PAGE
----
Inspired by a writing contest sponsored by Moleskine, a black notebook immerses Detective Emilia Cruz in a strange case of names, dates, and cartels in Acapulco.
Acapulco Black Book, Part 3
Emilia was behind the wheel of her Suburban. The afternoon sun beat down on the roof of the vehicle. She wore the big dark sunglasses that always made her feel like a masked superhero. Sunshine reflected off the glossy covers of a couple of magazines sliding around the passenger seat.
Driving through the colorful Colonia Alta Progreso residential neighborhood meant traversing the hills on the west side of the bay. Houses with a sea view preened over their lowly neighbors.
Neither too close to the tourist areas nor too far, Colonia Alta Progreso clung to a slowly fading dignity. Violent crime was encroaching, like everywhere else, but the narrow streets were clean. No graffiti marred the walls enclosing each property. No litter lined the gutters. Each household probably paid a street sweeper a few pesos each week to collect
trash and scrub stucco.
Up ahead, a truck swerved as if to avoid a pothole. With the sixth sense of a cop who’d beat the odds more than once, Emilia knew something bad was going to happen a split second before it did.
The truck jumped the curb and screeched to a stop. The passenger side tires left skid marks on the sidewalk. Two men with long guns leaped out and ran to an ornate wrought iron gate bisecting a cherry-colored stucco wall. The upper floor of a house in the same bright shade peeked over the top. The men didn’t jump the wall or bust down the gate but fired
through the iron filigree at the house.
Sicarios. Cartel killers.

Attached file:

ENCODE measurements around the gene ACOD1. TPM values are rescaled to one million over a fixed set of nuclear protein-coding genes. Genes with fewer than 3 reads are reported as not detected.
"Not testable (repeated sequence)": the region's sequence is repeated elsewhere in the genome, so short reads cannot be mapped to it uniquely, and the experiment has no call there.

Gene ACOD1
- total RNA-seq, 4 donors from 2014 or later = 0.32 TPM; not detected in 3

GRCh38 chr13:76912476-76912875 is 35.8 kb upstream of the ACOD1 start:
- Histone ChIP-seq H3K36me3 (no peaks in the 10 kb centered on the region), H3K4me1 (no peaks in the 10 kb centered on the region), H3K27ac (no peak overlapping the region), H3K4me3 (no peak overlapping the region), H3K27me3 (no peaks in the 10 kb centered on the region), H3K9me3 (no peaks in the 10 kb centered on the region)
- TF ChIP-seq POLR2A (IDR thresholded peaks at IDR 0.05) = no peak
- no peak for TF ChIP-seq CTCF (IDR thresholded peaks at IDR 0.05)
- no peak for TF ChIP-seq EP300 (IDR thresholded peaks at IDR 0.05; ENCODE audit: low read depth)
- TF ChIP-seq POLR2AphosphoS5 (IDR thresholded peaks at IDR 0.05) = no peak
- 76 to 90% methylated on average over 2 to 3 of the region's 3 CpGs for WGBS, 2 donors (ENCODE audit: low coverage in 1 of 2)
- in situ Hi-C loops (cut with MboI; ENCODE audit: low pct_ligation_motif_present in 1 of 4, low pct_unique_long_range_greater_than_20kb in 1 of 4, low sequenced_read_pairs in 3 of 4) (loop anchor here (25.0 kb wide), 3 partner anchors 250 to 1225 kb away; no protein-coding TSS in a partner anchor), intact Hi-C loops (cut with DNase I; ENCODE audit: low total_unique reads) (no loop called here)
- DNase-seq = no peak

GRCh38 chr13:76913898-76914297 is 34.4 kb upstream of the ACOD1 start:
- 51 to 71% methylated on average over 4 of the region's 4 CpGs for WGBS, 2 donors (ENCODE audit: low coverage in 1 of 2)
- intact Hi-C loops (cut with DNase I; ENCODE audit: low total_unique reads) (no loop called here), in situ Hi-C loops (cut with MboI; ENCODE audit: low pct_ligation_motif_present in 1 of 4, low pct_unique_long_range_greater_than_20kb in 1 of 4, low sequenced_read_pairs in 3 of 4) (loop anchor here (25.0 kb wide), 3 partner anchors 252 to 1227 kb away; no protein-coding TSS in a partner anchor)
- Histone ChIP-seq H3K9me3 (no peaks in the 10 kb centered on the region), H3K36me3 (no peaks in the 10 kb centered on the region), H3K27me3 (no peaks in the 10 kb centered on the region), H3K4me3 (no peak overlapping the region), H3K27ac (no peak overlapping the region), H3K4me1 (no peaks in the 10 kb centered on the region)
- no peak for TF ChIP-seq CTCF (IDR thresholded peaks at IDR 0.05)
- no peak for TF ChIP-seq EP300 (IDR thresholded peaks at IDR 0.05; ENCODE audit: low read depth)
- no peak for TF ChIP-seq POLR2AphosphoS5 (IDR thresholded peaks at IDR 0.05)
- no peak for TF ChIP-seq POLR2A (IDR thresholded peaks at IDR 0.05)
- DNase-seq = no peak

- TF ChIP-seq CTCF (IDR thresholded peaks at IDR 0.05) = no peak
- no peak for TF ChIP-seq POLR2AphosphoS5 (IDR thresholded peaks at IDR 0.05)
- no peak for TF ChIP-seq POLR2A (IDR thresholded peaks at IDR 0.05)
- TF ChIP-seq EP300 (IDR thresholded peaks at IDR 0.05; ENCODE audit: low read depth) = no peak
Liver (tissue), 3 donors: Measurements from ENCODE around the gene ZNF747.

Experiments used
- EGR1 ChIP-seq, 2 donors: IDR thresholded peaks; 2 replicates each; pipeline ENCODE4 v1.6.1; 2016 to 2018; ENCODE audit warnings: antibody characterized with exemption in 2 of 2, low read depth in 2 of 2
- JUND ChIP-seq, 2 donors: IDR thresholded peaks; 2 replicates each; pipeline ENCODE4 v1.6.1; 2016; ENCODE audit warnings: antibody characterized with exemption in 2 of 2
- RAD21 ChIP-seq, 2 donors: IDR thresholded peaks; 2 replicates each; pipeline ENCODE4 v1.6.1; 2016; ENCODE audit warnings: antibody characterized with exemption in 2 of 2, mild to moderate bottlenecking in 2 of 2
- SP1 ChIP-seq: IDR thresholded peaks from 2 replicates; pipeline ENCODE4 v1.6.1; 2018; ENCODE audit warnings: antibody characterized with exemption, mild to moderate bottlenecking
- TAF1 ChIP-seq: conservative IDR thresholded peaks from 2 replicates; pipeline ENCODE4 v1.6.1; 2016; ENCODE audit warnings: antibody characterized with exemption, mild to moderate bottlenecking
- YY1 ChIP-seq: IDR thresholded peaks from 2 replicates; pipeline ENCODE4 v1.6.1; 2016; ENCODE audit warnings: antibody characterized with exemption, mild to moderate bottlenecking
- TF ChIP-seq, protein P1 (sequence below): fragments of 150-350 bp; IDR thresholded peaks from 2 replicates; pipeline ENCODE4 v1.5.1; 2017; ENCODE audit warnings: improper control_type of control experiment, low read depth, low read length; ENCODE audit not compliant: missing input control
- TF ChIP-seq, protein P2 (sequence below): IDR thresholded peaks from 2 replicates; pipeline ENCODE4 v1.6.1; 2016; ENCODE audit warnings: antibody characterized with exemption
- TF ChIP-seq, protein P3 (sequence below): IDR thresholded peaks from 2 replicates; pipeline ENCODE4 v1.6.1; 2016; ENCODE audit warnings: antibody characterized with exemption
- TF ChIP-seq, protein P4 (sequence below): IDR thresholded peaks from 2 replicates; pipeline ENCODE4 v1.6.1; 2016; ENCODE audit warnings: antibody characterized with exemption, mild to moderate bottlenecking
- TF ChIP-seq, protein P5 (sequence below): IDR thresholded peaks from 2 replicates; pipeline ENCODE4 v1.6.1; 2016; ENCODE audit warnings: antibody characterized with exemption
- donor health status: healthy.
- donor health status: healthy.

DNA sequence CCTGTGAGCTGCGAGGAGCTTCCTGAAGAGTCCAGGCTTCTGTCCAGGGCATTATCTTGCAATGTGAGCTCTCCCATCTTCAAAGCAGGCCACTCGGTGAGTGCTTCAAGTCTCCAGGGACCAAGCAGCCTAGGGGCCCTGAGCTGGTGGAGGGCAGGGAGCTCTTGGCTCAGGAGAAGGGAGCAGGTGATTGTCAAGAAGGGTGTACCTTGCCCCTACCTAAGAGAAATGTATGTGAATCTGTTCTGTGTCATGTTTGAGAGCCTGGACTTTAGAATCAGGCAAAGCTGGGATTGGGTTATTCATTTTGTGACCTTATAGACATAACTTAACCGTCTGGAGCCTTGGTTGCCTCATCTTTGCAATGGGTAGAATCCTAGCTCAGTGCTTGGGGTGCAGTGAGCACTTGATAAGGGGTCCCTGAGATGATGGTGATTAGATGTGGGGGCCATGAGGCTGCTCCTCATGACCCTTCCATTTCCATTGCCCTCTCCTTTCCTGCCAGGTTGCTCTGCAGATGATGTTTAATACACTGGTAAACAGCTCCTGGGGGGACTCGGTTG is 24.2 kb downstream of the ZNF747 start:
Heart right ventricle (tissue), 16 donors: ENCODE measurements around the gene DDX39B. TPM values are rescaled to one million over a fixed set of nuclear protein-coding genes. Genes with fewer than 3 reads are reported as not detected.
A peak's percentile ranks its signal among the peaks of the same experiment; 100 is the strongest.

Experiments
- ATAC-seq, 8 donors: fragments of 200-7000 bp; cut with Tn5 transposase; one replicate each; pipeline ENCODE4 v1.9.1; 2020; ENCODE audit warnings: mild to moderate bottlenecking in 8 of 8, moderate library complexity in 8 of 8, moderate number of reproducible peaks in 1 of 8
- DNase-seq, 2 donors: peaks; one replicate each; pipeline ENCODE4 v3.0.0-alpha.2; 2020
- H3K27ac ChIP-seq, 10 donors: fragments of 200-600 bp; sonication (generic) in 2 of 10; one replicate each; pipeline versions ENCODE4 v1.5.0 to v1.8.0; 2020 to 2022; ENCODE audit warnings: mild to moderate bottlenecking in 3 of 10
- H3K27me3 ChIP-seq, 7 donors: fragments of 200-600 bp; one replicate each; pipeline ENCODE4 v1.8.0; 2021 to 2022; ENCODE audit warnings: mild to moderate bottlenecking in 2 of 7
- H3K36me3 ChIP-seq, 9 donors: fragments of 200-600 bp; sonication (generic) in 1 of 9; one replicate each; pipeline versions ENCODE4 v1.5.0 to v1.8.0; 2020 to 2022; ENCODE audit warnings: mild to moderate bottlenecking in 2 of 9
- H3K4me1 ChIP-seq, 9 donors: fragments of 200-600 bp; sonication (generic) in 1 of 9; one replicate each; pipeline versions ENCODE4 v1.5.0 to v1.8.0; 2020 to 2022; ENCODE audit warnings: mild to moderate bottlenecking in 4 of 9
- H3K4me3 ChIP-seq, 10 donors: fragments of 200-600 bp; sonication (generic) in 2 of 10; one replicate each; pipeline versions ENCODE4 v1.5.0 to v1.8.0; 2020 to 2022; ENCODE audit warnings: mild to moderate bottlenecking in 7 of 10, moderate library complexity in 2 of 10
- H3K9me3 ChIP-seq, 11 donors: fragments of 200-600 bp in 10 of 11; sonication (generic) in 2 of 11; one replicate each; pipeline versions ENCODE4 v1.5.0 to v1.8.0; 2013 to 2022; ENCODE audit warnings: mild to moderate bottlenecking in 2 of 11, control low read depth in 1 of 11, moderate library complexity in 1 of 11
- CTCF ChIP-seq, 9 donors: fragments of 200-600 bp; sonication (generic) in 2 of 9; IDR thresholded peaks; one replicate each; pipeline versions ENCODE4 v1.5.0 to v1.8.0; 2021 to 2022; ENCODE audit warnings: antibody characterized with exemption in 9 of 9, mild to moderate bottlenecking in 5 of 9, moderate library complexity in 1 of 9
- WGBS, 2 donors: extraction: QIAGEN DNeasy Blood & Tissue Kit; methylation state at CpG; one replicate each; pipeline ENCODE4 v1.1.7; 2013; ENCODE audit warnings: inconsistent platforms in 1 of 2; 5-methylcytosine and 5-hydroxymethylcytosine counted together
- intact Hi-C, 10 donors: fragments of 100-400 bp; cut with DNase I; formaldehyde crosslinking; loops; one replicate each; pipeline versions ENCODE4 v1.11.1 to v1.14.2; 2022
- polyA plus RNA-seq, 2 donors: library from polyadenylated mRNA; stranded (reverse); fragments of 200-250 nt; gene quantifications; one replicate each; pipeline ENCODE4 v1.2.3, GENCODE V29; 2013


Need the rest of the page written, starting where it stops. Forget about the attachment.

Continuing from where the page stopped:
Even as she yelled into her radio for backup, Emilia threw herself out of the Suburban. Crouching behind her open door for protection, she trained her automatic on the shooters. “Stop! Police!”
One of the sicarios turned toward the Suburban, his weapon carelessly sweeping rounds that chipped cement off the sidewalk, chewed a mangy bush, and thudded into the passenger side of the SUV. The vehicle rocked. Her glossy magazines slithered onto the floor. Heart pounding, Emilia squeezed off four rounds. All hit the man in the center of his
He pitched backwards and slumped against the wall by the still-closed iron gate. A young man’s soft mouth hung slack below glassy and sightless eyes.
The other shooter let out a cry. He grabbed his fallen comrade’s arm and headed for the truck.
“Stop right there,” Emilia shouted, her ears still ringing with the echo of gunfire. “Police!”
Even as the sicario kept his hold on the dead man, the ferocious rattle of his weapon shook the air. The windshield of the Suburban exploded like an atomic bomb, spewing a mushroom cloud of glass and chrome. Emilia flinched away and stumbled into the middle of the street, far from the protection of the big vehicle.
She saw the whole scene as though hovering above. The shooter vibrated with the constant recoil of his automatic weapon. His long hair danced against a high forehead.
Leaden fire raked Emilia’s body. She swayed and flopped, as helpless as a corn husk doll in a threshing machine.
The street became a slaughterhouse. Her skin was a sieve that leaked blood. Her screams went unheard in the bright afternoon sunshine.
“Em, Em. Wake up.” A quiet voice broke through the nightmare.